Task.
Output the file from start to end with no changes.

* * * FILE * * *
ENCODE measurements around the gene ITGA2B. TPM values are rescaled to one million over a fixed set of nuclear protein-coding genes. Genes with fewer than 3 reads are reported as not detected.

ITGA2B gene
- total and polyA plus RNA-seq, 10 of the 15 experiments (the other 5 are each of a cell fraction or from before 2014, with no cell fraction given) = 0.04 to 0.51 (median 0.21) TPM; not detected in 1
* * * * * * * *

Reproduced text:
ENCODE measurements around the gene ITGA2B. TPM values are rescaled to one million over a fixed set of nuclear protein-coding genes. Genes with fewer than 3 reads are reported as not detected.

ITGA2B gene
- total and polyA plus RNA-seq, 10 of the 15 experiments (the other 5 are each of a cell fraction or from before 2014, with no cell fraction given) = 0.04 to 0.51 (median 0.21) TPM; not detected in 1